The meeting brought together a small group of policy-makers, entrepreneurs, academics and funders to discuss the changing face of health markets, and in particular to consider future trends in such markets. The meeting report is now available.

The group that met at Bellagio were careful to explain that they take an agnostic view about health markets. They do not advocate for privatization or the expansion of private market share as a public health goal, but they do recognize the pervasiveness of market relationships in health systems, and the need to employ market analyses in order to develop a clearer understanding of market functioning, and how interventions can shape health markets for public policy goals.

At the meeting, participants reviewed the evolution of health markets, identified key drivers of and gaps resulting from their rapid development, and highlighted critical issues that must be tackled to ensure the poorest have access to safe, affordable, effective and equitable health services.

“Engaging with health markets is going to be critical for governments in the future, especially given the recent UN resolution,” noted FHS CEO Sara Bennett, referring to last week’s UN resolution urging countries to work towards affordable Universal Health Coverage. Many country governments will need to purchase services from both public and private providers to achieve universal health coverage, and this may present a real opportunity to shape health markets of the future. At the same time governments need to guard against arrangements that may enable powerful stakeholders to consolidate their position in a health system that provides ineffective services at an unnecessarily high cost.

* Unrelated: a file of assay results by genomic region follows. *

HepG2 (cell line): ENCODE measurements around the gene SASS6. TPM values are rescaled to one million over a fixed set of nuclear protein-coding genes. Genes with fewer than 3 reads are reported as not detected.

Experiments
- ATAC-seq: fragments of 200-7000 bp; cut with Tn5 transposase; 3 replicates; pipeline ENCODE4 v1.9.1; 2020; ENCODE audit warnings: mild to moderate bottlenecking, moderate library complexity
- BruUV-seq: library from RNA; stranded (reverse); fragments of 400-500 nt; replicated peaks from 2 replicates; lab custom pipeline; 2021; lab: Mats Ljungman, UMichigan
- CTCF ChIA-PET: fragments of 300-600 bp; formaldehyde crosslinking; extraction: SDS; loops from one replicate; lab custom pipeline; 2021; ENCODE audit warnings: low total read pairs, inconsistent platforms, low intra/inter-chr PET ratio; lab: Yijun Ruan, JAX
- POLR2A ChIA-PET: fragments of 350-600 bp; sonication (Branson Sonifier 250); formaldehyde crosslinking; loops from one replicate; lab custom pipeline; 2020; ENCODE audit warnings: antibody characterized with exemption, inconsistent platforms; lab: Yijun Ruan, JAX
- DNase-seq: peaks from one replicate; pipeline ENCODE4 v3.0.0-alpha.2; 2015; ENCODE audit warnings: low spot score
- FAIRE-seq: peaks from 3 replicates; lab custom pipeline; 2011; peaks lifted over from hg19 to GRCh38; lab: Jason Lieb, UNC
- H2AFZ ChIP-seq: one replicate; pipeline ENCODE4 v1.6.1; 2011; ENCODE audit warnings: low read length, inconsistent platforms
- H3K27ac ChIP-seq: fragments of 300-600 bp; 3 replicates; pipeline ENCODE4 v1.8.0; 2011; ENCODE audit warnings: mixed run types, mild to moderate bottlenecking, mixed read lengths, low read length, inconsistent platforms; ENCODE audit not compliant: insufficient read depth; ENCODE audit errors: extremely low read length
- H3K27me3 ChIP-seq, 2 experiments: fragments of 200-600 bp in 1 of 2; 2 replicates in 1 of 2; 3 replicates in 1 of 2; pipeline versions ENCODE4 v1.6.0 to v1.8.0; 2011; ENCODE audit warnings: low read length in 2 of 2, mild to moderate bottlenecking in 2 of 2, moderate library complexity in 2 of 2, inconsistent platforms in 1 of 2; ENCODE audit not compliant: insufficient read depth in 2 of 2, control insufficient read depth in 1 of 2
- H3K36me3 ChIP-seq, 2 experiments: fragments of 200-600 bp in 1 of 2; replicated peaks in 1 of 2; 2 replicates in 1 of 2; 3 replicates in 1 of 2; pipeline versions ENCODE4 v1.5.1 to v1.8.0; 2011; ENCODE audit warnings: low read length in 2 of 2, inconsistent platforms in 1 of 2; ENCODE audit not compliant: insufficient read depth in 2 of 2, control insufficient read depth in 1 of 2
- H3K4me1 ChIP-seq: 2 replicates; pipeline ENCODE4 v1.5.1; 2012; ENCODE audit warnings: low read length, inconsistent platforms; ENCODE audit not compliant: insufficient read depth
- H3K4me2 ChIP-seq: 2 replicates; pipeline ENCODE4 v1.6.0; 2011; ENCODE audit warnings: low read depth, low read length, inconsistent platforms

The group highlighted several issues regarding health markets:
  • Incomplete information: Spotty data is available for government regulators in most low- and middle-income countries. The group therefore proposed that governments identify data that market actors should be required to provide on a routine basis, through, for example, routine reporting by private providers.